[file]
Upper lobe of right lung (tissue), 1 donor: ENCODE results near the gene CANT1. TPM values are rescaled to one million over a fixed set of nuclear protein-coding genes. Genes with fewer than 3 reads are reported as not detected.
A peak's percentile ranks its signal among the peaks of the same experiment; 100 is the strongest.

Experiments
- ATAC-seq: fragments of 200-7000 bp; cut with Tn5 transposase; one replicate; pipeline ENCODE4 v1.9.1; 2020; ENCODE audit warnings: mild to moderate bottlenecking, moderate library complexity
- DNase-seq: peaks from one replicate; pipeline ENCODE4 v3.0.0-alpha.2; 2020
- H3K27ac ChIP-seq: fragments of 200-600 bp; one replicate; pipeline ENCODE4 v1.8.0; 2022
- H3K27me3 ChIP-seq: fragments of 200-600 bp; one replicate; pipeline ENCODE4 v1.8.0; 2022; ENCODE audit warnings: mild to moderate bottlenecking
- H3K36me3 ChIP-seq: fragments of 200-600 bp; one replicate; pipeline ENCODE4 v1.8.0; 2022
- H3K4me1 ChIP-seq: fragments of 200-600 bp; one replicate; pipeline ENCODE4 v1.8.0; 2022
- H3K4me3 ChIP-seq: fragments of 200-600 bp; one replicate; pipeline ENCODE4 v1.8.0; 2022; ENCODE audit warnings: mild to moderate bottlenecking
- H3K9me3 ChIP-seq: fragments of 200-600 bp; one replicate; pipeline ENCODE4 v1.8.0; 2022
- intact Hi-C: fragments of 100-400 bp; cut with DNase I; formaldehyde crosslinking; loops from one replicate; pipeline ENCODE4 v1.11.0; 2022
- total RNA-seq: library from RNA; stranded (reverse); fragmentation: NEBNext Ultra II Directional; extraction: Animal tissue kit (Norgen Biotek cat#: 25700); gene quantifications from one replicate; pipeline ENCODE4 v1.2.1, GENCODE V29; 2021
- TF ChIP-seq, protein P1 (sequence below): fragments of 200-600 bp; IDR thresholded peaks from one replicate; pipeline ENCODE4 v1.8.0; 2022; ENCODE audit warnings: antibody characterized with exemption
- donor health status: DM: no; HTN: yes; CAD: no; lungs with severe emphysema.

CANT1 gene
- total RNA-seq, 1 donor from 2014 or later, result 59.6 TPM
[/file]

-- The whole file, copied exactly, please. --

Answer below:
Upper lobe of right lung (tissue), 1 donor: ENCODE results near the gene CANT1. TPM values are rescaled to one million over a fixed set of nuclear protein-coding genes. Genes with fewer than 3 reads are reported as not detected.
A peak's percentile ranks its signal among the peaks of the same experiment; 100 is the strongest.

Experiments
- ATAC-seq: fragments of 200-7000 bp; cut with Tn5 transposase; one replicate; pipeline ENCODE4 v1.9.1; 2020; ENCODE audit warnings: mild to moderate bottlenecking, moderate library complexity
- DNase-seq: peaks from one replicate; pipeline ENCODE4 v3.0.0-alpha.2; 2020
- H3K27ac ChIP-seq: fragments of 200-600 bp; one replicate; pipeline ENCODE4 v1.8.0; 2022
- H3K27me3 ChIP-seq: fragments of 200-600 bp; one replicate; pipeline ENCODE4 v1.8.0; 2022; ENCODE audit warnings: mild to moderate bottlenecking
- H3K36me3 ChIP-seq: fragments of 200-600 bp; one replicate; pipeline ENCODE4 v1.8.0; 2022
- H3K4me1 ChIP-seq: fragments of 200-600 bp; one replicate; pipeline ENCODE4 v1.8.0; 2022
- H3K4me3 ChIP-seq: fragments of 200-600 bp; one replicate; pipeline ENCODE4 v1.8.0; 2022; ENCODE audit warnings: mild to moderate bottlenecking
- H3K9me3 ChIP-seq: fragments of 200-600 bp; one replicate; pipeline ENCODE4 v1.8.0; 2022
- intact Hi-C: fragments of 100-400 bp; cut with DNase I; formaldehyde crosslinking; loops from one replicate; pipeline ENCODE4 v1.11.0; 2022
- total RNA-seq: library from RNA; stranded (reverse); fragmentation: NEBNext Ultra II Directional; extraction: Animal tissue kit (Norgen Biotek cat#: 25700); gene quantifications from one replicate; pipeline ENCODE4 v1.2.1, GENCODE V29; 2021
- TF ChIP-seq, protein P1 (sequence below): fragments of 200-600 bp; IDR thresholded peaks from one replicate; pipeline ENCODE4 v1.8.0; 2022; ENCODE audit warnings: antibody characterized with exemption
- donor health status: DM: no; HTN: yes; CAD: no; lungs with severe emphysema.

CANT1 gene
- total RNA-seq, 1 donor from 2014 or later, result 59.6 TPM